Yet, thankfully, voices within the government stood against that approach, and fought for Americans to remember that the country was built on laws, not the exercise of absolute power. When those voices won out, the result was a high-water mark in international legal development.

Now, sixty years later, America is exerting its power once again over a defeated country, and it appears to have forgotten that the rule of law must guide each step of the way. Fortunately, though, there are voices - on both sides of the aisle -- that recall Secretary Stimson. Conservative activists, too, have begun to call for the system of checks and balances to be used to halt the White House's power grab.

And within the federal government, some are speaking out: At the end of January, Newsweek profiled several senior Justice Department lawyers who challenged the White House's power grab. And the February 27 edition of the New Yorker describes how a former Navy General Counsel warned the Pentagon as early as 2002 that legal arguments advanced by Bush administration officials seeking to avoid international prohibitions against torture were wrong, and could lead to the abuse of detainees.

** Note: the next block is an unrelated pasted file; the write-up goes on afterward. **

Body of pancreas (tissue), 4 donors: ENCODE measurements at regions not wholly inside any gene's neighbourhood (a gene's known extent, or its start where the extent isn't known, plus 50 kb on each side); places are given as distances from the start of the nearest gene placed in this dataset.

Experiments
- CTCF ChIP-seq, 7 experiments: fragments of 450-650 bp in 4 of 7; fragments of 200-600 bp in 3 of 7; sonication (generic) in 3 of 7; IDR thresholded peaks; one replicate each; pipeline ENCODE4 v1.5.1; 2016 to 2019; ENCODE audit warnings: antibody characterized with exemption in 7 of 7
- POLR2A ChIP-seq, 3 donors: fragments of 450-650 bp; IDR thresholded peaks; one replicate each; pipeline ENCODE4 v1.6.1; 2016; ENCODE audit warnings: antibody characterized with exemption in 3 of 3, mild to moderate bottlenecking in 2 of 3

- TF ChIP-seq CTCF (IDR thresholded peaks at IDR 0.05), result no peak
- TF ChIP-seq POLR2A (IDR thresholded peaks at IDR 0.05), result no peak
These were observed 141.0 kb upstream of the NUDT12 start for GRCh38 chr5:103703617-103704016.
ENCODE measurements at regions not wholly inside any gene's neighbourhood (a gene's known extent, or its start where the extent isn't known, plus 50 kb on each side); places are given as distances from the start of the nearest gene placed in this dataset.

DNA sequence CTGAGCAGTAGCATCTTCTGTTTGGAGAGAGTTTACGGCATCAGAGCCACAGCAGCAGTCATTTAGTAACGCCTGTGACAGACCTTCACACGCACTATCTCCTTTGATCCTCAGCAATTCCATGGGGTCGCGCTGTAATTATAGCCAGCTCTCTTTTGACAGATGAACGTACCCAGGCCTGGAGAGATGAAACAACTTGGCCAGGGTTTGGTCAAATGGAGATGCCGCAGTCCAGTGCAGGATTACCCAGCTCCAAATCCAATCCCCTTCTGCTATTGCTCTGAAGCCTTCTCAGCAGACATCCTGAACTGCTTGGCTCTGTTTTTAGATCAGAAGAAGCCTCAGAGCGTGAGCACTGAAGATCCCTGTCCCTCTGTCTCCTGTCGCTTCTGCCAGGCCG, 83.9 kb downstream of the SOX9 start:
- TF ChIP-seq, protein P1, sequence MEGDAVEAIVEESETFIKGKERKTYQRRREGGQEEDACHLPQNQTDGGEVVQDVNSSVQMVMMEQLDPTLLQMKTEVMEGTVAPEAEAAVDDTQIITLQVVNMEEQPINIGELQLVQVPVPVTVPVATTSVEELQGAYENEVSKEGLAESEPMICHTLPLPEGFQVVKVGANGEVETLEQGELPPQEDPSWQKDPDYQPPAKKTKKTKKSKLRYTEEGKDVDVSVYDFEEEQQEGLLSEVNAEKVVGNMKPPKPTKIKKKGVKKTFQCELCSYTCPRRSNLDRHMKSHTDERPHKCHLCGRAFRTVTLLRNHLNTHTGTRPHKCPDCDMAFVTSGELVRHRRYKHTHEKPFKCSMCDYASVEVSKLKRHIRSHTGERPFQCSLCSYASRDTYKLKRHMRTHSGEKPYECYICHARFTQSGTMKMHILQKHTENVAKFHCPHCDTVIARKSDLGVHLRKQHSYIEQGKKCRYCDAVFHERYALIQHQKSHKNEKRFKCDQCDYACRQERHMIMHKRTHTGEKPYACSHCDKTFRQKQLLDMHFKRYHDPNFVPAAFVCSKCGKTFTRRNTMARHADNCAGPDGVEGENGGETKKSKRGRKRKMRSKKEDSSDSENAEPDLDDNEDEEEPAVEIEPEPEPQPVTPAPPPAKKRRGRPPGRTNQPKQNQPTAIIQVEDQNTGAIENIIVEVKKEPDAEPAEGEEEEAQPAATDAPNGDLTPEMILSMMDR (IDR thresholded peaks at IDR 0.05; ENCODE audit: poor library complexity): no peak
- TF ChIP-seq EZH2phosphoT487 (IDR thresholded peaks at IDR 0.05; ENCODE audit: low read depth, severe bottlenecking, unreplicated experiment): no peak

We are also beginning to hear a few Republican voices in Congress - such as those of Senator Pat Roberts and Representative Heather Wilson -- calling for oversight of some of the Executive Branch practices, such as the legality of the NSA's warrantless wiretapping.

One of the core lessons of Nuremberg was this: When we are confronted by a mass atrocity - such as a genocide or a massive terrorist attack - which mocks the notion of legal norms, the best reaction is to reinforce, not reject, the importance of those norms, both at home and abroad.

President Bush, who has repeatedly sought to exempt his Administration from any legal oversight or limitations, must be reminded of this lesson, especially from those within his own party. To ignore it would be to make a mockery of America's history.

Noah S. Leavitt, an attorney, teaches at Whitman College. The views expressed here are his own. He can be contacted at